When the earthquake struck at 4.40 AM last week, the glass windows rattled loudly and we leapt out of bed in unison. However, this reflex action had little to do with an immediate awareness that tectonic plates were high-fiving each other kilometres below the earth’s surface; it had to do with another instinct that had been set in place a few days earlier.
The week before, the sound of crashing glass had brought us to our feet early one morning. It didn’t take long to ascertain that an over-enthusiastic paper-boy, no doubt using his daily route to practice for the shot-put event at the 2010 Commonwealth Games, had hurled a rolled-up newspaper towards our first-floor balcony with great exuberance. Since it isn’t a very deep balcony, and since most morning papers are getting fatter and more unwieldy by the day (no correlation with a rise in quality), the overall effect was that of the comic-book super-villain Mr Glass coming to a messy end right in our living room.
The boy ran away before we could spot him, but he showed up an hour later to apologise. After giving him a minor dressing down (“the Games are still three years away”, etc), we instructed him to henceforth leave the paper outside the door of the flat. Things have been less noisy in the mornings since then, though we’re always afraid that one of the neighborhood mongrels might mistake our daily harbinger of world tidings for a protein supplement.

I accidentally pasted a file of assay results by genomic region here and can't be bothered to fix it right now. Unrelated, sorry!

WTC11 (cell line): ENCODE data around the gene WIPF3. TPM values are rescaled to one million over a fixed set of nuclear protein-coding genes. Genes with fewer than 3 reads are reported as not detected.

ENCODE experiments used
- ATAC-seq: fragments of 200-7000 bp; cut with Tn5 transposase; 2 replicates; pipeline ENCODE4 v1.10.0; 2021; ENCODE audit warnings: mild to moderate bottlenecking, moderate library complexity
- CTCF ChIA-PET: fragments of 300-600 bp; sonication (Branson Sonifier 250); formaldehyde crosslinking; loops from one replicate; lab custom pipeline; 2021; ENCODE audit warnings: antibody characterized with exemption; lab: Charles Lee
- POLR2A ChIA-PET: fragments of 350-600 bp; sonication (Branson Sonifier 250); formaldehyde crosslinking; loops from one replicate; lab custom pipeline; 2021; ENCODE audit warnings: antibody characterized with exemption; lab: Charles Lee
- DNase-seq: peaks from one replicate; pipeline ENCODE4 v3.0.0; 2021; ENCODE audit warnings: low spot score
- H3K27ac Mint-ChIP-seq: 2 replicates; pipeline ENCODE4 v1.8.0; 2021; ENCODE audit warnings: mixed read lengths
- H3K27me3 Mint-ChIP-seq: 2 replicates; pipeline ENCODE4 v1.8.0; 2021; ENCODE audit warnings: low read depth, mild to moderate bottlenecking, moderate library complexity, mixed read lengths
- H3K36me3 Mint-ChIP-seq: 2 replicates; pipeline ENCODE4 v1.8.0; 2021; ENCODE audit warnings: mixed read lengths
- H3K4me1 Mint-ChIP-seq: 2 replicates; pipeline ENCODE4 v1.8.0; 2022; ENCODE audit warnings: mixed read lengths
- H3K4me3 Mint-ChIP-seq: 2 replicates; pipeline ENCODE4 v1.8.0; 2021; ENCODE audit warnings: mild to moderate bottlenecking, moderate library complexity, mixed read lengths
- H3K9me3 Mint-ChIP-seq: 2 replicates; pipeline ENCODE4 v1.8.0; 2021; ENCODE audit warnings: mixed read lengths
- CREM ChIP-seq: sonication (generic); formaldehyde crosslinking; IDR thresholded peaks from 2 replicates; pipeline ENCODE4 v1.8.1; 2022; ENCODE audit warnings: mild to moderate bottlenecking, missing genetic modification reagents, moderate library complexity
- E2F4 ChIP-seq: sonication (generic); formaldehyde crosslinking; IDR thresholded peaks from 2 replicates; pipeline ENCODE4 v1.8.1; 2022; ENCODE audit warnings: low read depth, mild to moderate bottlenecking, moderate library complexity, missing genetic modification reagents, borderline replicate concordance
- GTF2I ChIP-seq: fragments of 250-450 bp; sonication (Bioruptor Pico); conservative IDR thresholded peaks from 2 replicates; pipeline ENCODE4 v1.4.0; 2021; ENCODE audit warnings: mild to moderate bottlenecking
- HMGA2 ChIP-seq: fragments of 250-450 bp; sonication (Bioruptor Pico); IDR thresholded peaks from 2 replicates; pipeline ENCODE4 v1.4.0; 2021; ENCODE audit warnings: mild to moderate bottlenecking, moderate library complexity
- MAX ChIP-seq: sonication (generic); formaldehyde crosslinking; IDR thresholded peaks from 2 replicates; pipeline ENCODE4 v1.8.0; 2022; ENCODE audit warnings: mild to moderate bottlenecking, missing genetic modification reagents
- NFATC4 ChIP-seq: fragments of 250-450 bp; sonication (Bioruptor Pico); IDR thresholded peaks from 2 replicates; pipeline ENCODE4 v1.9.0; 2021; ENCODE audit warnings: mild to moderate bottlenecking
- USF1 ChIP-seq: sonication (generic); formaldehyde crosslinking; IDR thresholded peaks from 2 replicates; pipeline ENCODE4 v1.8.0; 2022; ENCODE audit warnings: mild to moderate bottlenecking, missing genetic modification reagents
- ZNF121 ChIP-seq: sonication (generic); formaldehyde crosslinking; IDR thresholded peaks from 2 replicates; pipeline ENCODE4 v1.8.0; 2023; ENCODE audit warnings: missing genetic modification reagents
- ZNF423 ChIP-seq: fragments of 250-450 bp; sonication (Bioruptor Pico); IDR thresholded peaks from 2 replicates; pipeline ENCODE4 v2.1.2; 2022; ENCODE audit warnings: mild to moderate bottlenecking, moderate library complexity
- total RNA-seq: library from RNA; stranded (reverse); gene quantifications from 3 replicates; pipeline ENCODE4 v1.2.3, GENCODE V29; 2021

But to return to the point, which is that where we are concerned, the Nov 26 quake was surprisingly benevolent compared to certain other daily incidents. In fact, given that it resulted in no casualties and hardly any damage to property, I’m tempted to designate it The Ideal Quake (as far as quakes go).
For one, the time of the thing was a near-perfect match for the sadistic water-supply timings (3.30 AM to 5.30 AM) in our block. Every alternate day, I have to set the alarm for 5 o’clock and then force myself out of bed in bits and pieces to put the booster on for half an hour, but this once we were out of bed in a flash, and even after the rumbling was over, there was little question of wishing to go back to sleep. Which in turn was good motivation for the performance of the Early Morning Walk, an apparently healthy ritual which we had discussed often, but which laziness had prevented us from putting into practice so far. It turns out that sunrises really are quite aesthetic.
In short, this quake was better than any wake-up call. You could argue that it was perhaps 20 minutes off the mark, but even the natural world must malfunction sometimes.